Kirk Herbstreit has always existed in a strange middle-ground as a college football analyst for ESPN. His spot as one of the faces of the sport for the biggest sports network in the country gives him enormous clout. He commands an important role as not only a broadcaster but also as a representative of the network and the sport itself. It’s the kind of role he usually takes seriously.
But college football is a breeding ground for inappropriate behavior at all levels. It’s an industry where grown men obsess over the lives of teenagers and even interact directly with them to either influence their decisions or provide them with unwanted guidance. That was certainly the case when Kirk got into a Twitter fight with a five-star recruit over his alma mater. So incensed was Herbie that he took the feud to College GameDay, saying five-star players are “replaceable” and “a dime a dozen.”
— Timothy Burke (@bubbaprog) October 7, 2017
Being a college football fan can also often bring you into a strange meta-space, which is what happened when Kirk scolded Pac-12 members for complaining about the game times it was afforded by ESPN…while on ESPN. He went as far as to say “you should be thanking ESPN…because your games are seen” in a rant that would have been called Trumpian if that were such a thing at the time.
He’s also been a strong defender of the EA Sports NCAA Football video game franchise and the usage of student-athlete likenesses for free. He even noted that he would gladly do it for free, not really taking into account that he’s already a millionaire thanks in part to the efforts of all those student-athletes.
All of which is to say that Kirk Herbstreit has some questionable thoughts about college football and the way it works. That brings us to his appearance on The Paul Finebaum Show on Tuesday. Herbstreit was there to discuss the College Football Playoff, specifically the fact that Georgia did not make the cut. Herbstreit has been a huge proponent of the Bulldogs making it into the playoff in spite of their two losses, citing that their body of work was still as good if not better than Oklahoma and Ohio State. There’s a nuanced argument to be made that Georgia deserved the spot and another shot at Alabama. However, Kirk went in a different direction.
"You know what I'm loyal to? College football. I want to see the 4 best teams get their chance because that's what's right and what's fair. Politics, for the first time in 5 years, got the best of the committee" @KirkHerbstreit says Georgia should have been in the #CFBPlayoff pic.twitter.com/UqZX90jlNH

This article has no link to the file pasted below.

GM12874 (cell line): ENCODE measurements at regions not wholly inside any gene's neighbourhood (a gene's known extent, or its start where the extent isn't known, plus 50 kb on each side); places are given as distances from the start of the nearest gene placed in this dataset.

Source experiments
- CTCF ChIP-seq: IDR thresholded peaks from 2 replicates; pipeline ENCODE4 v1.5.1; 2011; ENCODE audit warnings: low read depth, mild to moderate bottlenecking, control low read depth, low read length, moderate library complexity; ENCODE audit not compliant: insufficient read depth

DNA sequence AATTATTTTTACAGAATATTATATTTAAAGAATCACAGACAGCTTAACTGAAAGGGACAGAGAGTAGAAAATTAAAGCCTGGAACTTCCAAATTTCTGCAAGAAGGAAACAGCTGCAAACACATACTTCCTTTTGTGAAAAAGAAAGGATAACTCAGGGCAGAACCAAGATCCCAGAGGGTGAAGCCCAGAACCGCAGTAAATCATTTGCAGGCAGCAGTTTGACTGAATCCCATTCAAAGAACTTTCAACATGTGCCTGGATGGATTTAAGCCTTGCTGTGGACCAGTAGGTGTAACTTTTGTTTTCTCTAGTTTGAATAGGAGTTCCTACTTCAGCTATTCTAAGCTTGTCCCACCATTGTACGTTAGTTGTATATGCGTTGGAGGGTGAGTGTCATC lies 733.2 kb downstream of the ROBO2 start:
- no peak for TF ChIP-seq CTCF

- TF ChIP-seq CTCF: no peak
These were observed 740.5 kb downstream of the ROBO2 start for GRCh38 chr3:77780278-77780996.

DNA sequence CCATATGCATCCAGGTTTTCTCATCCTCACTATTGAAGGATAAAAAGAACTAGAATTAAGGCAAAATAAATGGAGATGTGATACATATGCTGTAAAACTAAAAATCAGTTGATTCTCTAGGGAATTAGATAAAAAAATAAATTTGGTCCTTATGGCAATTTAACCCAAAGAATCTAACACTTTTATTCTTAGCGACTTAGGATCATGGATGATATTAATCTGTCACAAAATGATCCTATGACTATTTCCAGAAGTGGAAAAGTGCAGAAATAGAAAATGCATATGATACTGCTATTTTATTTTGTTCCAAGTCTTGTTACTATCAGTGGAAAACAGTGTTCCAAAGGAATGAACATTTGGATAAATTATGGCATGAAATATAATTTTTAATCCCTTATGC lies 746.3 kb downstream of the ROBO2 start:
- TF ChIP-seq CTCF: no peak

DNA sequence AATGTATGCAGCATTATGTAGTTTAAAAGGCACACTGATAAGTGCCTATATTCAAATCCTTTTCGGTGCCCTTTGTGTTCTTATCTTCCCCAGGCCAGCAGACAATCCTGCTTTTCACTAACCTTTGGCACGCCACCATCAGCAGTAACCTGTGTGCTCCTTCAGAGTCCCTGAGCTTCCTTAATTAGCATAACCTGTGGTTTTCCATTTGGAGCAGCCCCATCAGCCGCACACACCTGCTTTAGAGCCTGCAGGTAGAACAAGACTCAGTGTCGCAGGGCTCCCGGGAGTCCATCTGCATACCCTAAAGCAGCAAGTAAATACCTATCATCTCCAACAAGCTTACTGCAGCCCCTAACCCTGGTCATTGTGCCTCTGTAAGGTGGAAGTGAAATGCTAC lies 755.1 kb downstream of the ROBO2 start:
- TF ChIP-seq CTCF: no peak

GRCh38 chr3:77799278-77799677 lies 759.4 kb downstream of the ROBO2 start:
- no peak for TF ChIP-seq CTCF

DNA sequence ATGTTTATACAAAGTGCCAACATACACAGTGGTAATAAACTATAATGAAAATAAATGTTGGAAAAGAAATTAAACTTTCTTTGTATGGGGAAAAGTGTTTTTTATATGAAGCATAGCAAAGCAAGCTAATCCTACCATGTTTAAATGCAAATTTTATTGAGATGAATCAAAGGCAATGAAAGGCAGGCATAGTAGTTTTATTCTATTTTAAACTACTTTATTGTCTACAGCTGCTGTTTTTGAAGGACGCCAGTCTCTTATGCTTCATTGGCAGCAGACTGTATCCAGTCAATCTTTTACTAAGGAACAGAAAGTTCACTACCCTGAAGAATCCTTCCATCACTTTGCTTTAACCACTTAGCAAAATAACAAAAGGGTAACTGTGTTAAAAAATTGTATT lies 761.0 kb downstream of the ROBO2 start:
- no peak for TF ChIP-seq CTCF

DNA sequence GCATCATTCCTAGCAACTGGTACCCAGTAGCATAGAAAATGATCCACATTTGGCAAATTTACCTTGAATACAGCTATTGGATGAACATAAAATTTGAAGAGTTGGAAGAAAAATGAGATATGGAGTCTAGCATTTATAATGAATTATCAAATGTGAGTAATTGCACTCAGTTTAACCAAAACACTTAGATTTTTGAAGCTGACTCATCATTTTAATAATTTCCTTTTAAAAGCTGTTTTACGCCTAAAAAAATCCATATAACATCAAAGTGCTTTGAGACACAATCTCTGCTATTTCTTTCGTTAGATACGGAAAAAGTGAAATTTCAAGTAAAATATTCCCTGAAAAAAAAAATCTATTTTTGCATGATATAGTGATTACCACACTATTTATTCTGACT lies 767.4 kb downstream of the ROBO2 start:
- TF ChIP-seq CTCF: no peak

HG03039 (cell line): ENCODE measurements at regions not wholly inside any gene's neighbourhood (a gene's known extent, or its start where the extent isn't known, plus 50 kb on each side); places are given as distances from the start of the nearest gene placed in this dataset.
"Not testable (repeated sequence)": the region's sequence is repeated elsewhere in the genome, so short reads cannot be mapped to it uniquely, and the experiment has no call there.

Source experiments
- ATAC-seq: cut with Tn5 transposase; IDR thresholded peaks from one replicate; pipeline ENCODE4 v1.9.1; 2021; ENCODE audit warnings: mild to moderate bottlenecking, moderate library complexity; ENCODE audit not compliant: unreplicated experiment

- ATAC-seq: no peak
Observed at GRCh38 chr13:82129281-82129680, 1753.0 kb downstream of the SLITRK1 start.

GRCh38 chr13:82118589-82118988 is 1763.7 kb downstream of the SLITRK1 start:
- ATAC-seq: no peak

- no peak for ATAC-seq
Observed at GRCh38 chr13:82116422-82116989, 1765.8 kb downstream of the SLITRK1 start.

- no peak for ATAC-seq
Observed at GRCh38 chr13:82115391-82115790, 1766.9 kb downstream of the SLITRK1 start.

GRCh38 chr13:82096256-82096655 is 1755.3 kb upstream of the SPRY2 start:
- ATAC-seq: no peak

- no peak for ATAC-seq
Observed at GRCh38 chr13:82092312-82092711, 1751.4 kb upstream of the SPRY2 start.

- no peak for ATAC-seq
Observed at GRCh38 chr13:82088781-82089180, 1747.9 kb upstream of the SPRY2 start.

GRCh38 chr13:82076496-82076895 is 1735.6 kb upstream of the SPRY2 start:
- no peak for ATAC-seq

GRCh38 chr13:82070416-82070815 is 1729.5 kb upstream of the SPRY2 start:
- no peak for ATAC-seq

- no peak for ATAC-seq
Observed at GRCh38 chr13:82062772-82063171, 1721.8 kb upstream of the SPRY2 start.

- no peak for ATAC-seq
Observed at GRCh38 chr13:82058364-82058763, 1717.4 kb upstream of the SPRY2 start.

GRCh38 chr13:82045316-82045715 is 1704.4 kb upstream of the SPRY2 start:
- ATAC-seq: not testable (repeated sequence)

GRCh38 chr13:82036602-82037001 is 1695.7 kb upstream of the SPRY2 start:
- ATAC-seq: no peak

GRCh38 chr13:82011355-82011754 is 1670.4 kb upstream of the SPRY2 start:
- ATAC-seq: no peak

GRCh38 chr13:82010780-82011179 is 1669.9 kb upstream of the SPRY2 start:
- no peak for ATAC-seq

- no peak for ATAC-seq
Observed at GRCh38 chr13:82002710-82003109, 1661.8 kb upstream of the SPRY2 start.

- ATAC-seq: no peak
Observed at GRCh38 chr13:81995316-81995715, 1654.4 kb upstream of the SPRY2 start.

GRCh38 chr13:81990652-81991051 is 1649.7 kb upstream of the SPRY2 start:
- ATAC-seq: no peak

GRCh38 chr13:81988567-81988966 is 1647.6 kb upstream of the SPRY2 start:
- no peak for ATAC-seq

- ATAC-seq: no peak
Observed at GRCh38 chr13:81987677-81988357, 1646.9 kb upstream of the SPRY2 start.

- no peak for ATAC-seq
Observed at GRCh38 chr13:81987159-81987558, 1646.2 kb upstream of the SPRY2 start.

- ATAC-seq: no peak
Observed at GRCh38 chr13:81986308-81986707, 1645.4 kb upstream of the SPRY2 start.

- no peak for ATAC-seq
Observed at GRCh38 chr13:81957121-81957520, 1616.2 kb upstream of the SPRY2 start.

— Paul Finebaum (@finebaum) December 4, 2018
“Politics, for the first time in five years, got the best of the committee.”
Raise your hand if you’ve been a longtime fan of college football, and college athletics in general, and actually think politics has never been involved in the decisions behind it? Politics, however you want to define that, is as longstanding a tradition in the world of college football as the Stanford Band or Howard’s Rock. Politics drive coaching hires. Politics drive schedules and conference alignments. Politics drive perception and rankings. And politics most certainly influence the way the sport determines its champions. Always has and almost certainly always will. College football is inherently political in just about every way it’s built.
You can’t just say that “politics” suddenly reared its ugly head in college football because the team you wanted in the fourth slot of the College Football Playoff got passed over. That’s just sour grapes.
The other big news of the day was Urban Meyer’s impending retirement. The Ohio State coach looms large over the Big Ten Conference and the sport in general. So does the assumption that he’s only really stepping away because of the Zach Smith scandal that rocked his program and almost cost him his job (in theory). Given that he’s “retired” before only to return with a fresh start at a different program, there’s a good reason to think he’ll do it again here, with the smart money being on USC in two years. Meyer didn’t exactly dissuade this notion either, telling reporters that “it’s a complicated question” when asked if he’s actually retiring.
Meanwhile, Kirk, who appeared on SportsCenter Tuesday morning as well, didn’t see it that way.
“He will not be back in coaching,” Herbstreit said on SportsCenter this morning. “If he is, I will be shocked. He’s an Ohio State guy to his core. He’s not a Notre Dame guy the way the national media kind of portray him at times. He’s an Ohio State guy. His legacy to him is everything.”
“An Ohio State guy to his core.” Sure, Meyer got his master’s degree at OSU and spent seven seasons as their head coach, but you’d be hard-pressed to say he’s an “Ohio State guy.” Meyer spent almost as many years (six) coaching the University of Florida and has never really intimated any kind of loyalty or passion beyond whatever team he was coaching at the time. He’s done nothing to convince anyone he won’t just snap up the next great gig to open up (especially considering so many schools would love to pay him whatever he wants to win championships for them). In fact, Meyer has always seemed most concerned with his own legacy, and now that it’s tarnished, he’s probably going to want to go someplace else where he can attempt to put the shine back on. There’s nothing about him that says “humble” and certainly nothing that says “loyal,” unless of course you’re one of his assistants and you beat your wife.
Herbstreit told Finebaum that he is “loyal” to college football and perhaps that’s where all this stuff comes from. At the core of all these strange decisions and opinions seems to be a desire to see the sport and the adults who run it as honorable and pure. Otherwise, perhaps he’d have to see the seedy underbelly underneath it all for what it is. And that’s certainly not what ESPN pays him to look at.